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Tutorial of Lyft Level 5 Challenge 2018 - Elimination Round

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Codeforces (c) Copyright 2010-2020 Mike Mirzayanov

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It was hard to see that D can't be solved with Rho, and I've seen a problem like G before (so I knew what ifs are needed). Other than that, nice problems! E was very very cool.

Thanks!

I was worried that D would be solvable by Rho, but tests suggested that it just wasn't. It's difficult to rely on algorithm with unproved complexity.

Random question from a person who's not an expert in fancy factorization algorithms: can we get stuff done by using something more advanced than algorithms typically used in competitive programming (like it has been indirectly suggested in this comment), and if we can — do you have any information about contestants actually doing so? Was it a popular approach or not? :)

We can use Shank's SQUFOF. It factors

Nin aroundO(N^{1 / 4}), but its main advantage is that SQUFOF doesn't need 128-bit multiplication and uses only 32-bit integers for the most part.I don't fully understand the algorithm and the implementation needs quite a few tricks to even work at all, but it is really fast, passing in 62 ms.

Please don't do that. I would have to set

a_{ i}≤ 10^{100}next time :)Personally, I thought the bad performance of Rho is due to the huge amount of calls to gcd function, which may cause the time complexity to become . However, it can be optimized if you adjust that to call gcd function once during a considerable period. Besides, a fast algorithm for modular multiplication such as Montgomery Modular Multiplication may help a lot.

Maybe an accepted solution of Rho: 43964647

It may be easier to understand the algorithm by reading the description on Wikipedia: Pollard's rho algorithm#Variants.

In the implementation linked above, there are two more tricks involved:

`seq`

to store the computed result so it's only necessary to do $$$2x$$$ instead of $$$3x$$$ multiplication (it's assumed that the cycle is detected before 1e6 steps, after that it's undefined behavior)"go back to the previous $$$gcd$$$ term, where $$$\gcd(z,n)=1$$$, and use the regular ρ algorithm from there"(as described in the Wikipedia article), instead, just compute $$$\gcd(n, \text{tmp})$$$ where $$$\text{tmp}$$$ is the last (non-zero) product.I wish u gonna discuss those in next live stream.

When will the problems be available in practice

Shortly after system test finishes.

Why did you cut the limit to 20000 on E? Is it because of the time limits or are you afraid that some solutions with bad asymptotic could pass? To me, i think that it would be cool if solutions with correct asymptotic and bad constants could pass too.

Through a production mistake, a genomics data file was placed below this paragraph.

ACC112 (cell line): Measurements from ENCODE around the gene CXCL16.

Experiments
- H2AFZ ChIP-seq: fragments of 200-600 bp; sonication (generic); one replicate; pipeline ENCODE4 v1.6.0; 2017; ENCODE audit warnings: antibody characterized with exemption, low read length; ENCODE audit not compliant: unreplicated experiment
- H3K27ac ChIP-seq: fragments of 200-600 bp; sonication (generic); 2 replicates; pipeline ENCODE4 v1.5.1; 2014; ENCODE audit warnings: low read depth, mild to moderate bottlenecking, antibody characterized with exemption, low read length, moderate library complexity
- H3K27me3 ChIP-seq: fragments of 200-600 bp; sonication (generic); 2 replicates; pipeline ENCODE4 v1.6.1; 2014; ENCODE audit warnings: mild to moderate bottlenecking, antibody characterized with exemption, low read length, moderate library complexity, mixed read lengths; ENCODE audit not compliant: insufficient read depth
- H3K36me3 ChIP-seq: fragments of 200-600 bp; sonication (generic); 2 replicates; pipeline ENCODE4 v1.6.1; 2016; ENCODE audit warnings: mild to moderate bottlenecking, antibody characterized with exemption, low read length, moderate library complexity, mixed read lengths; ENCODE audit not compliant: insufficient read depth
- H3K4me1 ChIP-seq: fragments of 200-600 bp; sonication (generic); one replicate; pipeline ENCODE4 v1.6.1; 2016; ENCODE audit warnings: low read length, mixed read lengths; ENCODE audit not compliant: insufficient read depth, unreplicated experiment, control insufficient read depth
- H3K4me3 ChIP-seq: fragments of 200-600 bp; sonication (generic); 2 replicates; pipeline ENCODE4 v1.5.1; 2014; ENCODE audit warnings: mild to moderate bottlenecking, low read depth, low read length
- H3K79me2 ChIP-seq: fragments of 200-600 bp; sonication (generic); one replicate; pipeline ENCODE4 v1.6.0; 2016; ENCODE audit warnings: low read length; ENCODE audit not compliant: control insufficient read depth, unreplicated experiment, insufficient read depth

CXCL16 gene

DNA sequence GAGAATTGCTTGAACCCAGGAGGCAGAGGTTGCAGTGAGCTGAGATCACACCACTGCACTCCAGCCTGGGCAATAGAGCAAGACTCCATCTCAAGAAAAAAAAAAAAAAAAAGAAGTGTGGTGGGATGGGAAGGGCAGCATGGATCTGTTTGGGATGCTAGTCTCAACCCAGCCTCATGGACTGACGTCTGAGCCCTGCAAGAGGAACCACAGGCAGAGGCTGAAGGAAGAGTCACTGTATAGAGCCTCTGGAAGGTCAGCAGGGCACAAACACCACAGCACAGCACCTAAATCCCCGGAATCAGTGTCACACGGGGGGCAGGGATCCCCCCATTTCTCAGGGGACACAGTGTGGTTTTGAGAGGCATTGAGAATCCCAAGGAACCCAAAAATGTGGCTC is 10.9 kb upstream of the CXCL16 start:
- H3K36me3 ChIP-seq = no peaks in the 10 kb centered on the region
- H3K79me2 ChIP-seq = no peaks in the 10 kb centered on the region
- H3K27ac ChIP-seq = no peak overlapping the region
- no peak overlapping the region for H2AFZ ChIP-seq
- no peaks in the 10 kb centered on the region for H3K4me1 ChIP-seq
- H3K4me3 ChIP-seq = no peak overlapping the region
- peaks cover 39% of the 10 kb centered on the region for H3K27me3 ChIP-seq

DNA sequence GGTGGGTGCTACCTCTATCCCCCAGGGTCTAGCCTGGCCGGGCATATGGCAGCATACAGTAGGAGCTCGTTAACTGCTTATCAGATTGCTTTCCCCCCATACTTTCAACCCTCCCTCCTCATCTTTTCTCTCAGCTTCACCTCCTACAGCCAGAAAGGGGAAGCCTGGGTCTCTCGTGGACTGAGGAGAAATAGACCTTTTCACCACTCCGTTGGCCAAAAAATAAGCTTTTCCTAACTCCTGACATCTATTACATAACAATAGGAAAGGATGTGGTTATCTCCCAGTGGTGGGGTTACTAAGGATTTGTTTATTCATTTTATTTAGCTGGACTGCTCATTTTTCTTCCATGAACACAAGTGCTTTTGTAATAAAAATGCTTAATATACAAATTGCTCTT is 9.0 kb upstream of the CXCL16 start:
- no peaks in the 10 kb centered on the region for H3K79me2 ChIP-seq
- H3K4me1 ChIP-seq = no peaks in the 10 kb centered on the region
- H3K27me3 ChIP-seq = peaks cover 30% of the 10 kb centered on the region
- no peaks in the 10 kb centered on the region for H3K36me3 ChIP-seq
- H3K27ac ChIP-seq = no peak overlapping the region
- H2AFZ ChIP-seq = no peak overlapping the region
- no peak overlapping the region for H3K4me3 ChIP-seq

To me solution described in editorial sounds like the one having bad constant :)

One can find a spanning tree by running DFS from any vertex. We can implement a function

"find if there is an edge fromusing trick from the first paragraph, but with only 2 queries instead of 3 (your setvto unused vertex"Aconsists of single vertex, so you know thate(A) is equal to 0). Now let's wrap it with binary search: first you check that at least one edge exists (asking it against whole set of unused vertices), and then you can bisect with one call of our function instead of two: split your set into two parts and check if there is a good edge in one of them; if it is not there, we know for sure that it is in the other part. It means that we'll do roughlyN*log(N) +Ncalls of helper function, and each such call is 2 interactive queries. Therefore we can estimate that we are somewhere at 12-13k queries worst case (sorry, I'm lazy to actually calculate it precisely), which is significantly better than 20k.So this problem actually doesn't look bad in terms of constants; it is way better than typical

"You are allowed to perform at most 73 queries (so now you know how many queries model solution will need)".One can do bipartite check using the same idea; then, caching is not needed at all.

The solution passes all tests with ~11k queries.

thank you very much for this contest it was very good but i solved ( b ) problem only i wish to be good in the future like you and other professional contestant

hello guys ,how should we practice level above C or D question ..any suggestion..thanks

Nice Contest this!!!!

My Solution of problem D couldn't able to pass the sys-test as I have used Shanks's square forms factorization to get one prime p from the form p*q. It returns wrong output for the number 1184554290421768229. Can anyone enlighten me about this bug? Actually I have copied the exact code from wiki for this algorithm and it produces wrong output. So is it happening because of the code or the algorithm itself has some bugs?

You get a runtime error. Perhaps some undefined behaviour in your code? If you resubmit with "Clang diagnostics" compiler, you might get some more information.

Actually, the Shanks algorithm is producing 0 even if it is taking a semiprime as an input. I think the algorithm has some bug in it. I am not using it anymore in future or if you have some better implementation of this algorithm I could use that in the future.

Your code has a few issues.

and

for example).

`coarse_cutoff`

and`cutoff`

(Just note that the msieve code fails forn=p^{3}.). My implementation is based on that code and the cutoff part makes a huge difference. (Your code fails on 422497460091096893 = 481512587·877438039 and 51104449379303477 = 656561·77836559557.)really fast: 62 ms.)Here's the code I used to generate the above test cases (I ran it with

T≈ 15'000).Generator codeThanks for your reply. I have learnt so many things from you today. And I will use your code in future for factorizing large numbers and that cool SQUFOF algorithm. And again, thanks.

In problem C , can any one tell me what's wrong on my approach ? why does it give wrong answer on Test 23 ?

http://codeforces.com/contest/1033/submission/43970251